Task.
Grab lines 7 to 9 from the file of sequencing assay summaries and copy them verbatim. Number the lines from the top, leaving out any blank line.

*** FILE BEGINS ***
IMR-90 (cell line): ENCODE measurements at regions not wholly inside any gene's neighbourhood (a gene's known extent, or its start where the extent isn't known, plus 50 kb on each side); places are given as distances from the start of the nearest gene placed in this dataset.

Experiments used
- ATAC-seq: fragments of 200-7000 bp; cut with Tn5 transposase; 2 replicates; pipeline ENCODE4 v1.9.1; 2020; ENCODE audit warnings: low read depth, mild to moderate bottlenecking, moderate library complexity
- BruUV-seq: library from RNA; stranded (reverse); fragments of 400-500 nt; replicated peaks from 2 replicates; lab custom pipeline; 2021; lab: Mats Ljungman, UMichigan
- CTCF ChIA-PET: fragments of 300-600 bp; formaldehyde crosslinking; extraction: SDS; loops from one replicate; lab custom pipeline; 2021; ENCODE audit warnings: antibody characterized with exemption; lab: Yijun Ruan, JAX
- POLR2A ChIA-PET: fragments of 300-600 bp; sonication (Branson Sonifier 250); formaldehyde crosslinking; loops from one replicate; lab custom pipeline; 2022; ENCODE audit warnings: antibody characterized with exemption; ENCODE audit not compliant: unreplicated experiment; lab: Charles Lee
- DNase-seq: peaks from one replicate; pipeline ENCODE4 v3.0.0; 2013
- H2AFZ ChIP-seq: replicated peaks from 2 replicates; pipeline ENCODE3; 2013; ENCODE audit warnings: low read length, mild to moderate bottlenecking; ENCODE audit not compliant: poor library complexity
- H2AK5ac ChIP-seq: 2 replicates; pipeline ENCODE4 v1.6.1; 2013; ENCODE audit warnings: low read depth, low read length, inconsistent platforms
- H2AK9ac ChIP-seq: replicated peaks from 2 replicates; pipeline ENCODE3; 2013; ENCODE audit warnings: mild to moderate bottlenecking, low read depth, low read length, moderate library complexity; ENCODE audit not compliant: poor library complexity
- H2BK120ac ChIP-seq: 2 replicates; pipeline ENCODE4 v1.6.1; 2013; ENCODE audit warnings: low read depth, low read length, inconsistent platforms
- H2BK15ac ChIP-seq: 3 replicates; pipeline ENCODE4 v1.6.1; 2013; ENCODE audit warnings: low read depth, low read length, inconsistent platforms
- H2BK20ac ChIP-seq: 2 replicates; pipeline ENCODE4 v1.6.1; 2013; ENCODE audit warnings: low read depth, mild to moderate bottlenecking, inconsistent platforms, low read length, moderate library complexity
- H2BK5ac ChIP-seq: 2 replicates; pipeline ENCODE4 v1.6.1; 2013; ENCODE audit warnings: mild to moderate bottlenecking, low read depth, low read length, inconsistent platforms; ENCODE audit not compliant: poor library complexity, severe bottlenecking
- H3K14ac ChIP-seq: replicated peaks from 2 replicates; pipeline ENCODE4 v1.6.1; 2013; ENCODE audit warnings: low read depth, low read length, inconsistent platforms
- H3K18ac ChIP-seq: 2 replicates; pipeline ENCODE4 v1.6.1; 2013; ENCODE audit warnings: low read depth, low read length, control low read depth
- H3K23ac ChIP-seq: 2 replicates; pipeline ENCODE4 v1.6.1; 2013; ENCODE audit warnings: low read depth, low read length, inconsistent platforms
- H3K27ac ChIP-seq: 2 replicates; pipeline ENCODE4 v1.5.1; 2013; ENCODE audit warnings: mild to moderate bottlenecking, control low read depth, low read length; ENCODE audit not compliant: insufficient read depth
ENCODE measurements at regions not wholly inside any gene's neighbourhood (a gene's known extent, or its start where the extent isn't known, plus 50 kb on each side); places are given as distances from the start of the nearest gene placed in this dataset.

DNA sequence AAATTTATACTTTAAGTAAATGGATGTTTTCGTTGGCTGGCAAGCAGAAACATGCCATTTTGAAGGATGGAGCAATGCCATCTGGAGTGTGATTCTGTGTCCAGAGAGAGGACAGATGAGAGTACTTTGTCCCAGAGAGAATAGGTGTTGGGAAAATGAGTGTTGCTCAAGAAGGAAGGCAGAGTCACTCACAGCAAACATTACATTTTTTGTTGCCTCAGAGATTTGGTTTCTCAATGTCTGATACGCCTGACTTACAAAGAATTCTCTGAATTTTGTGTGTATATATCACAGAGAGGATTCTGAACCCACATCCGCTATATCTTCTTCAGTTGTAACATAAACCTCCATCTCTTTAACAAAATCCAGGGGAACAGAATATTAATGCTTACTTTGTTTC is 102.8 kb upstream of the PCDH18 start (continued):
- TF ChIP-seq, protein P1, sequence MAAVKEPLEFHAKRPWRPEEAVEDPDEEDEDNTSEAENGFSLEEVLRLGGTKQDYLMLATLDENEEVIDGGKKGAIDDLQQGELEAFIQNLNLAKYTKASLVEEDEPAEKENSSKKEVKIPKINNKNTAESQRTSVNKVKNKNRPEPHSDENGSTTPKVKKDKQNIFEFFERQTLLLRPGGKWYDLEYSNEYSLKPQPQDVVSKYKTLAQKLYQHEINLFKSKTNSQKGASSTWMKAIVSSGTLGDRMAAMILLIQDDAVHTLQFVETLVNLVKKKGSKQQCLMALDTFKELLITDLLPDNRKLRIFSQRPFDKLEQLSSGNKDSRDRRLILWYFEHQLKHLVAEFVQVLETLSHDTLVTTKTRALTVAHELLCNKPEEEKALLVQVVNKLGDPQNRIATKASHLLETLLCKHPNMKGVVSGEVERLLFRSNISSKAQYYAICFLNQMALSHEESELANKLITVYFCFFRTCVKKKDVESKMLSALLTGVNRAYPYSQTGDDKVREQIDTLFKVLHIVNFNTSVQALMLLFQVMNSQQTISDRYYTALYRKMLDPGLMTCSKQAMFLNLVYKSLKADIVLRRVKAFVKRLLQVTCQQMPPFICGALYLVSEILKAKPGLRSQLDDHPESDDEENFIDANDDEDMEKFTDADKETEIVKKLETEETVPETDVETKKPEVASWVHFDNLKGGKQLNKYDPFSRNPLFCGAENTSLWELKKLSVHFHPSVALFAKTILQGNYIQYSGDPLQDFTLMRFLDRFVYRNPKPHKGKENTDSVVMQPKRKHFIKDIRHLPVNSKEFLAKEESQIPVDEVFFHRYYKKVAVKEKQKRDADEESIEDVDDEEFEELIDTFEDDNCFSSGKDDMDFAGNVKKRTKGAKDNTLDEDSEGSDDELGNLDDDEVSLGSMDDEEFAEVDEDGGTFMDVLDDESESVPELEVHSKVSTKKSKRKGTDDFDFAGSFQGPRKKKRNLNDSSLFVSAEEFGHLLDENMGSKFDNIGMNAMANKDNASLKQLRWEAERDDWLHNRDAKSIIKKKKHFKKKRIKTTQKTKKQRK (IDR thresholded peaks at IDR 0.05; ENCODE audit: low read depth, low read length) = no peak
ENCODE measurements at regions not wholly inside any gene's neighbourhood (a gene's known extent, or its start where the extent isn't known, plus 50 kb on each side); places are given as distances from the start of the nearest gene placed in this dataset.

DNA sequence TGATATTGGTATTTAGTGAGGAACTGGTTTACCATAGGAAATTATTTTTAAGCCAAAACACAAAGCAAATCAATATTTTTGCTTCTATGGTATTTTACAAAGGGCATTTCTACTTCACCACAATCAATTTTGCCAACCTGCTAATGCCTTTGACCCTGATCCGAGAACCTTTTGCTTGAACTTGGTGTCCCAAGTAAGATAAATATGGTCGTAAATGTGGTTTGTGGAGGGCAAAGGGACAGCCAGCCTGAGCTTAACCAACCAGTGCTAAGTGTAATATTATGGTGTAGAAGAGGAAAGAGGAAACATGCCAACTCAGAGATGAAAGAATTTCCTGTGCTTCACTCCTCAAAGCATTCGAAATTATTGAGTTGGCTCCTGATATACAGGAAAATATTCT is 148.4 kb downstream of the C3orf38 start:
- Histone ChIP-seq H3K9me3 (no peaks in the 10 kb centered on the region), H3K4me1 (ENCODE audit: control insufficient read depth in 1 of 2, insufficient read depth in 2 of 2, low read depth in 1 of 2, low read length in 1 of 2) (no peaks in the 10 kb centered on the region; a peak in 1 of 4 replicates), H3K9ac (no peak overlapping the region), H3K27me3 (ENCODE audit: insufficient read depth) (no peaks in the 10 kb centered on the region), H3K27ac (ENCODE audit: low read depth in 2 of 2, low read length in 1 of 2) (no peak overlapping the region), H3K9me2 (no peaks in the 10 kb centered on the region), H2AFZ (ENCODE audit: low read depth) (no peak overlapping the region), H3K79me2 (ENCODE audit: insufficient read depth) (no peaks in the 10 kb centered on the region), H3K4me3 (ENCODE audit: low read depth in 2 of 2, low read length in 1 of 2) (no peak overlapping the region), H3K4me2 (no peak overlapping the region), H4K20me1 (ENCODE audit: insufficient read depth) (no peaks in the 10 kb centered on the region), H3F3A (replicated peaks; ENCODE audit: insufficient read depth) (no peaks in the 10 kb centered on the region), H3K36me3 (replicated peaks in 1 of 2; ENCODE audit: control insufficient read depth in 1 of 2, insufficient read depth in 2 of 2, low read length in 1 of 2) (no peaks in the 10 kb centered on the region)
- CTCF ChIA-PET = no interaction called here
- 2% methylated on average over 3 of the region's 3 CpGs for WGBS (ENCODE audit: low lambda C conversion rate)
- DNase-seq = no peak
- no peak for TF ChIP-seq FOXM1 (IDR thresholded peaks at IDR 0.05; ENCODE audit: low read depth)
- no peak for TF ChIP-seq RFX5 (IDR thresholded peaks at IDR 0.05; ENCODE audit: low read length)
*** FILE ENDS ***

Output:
- DNase-seq: peaks from one replicate; pipeline ENCODE4 v3.0.0; 2013
- H2AFZ ChIP-seq: replicated peaks from 2 replicates; pipeline ENCODE3; 2013; ENCODE audit warnings: low read length, mild to moderate bottlenecking; ENCODE audit not compliant: poor library complexity
- H2AK5ac ChIP-seq: 2 replicates; pipeline ENCODE4 v1.6.1; 2013; ENCODE audit warnings: low read depth, low read length, inconsistent platforms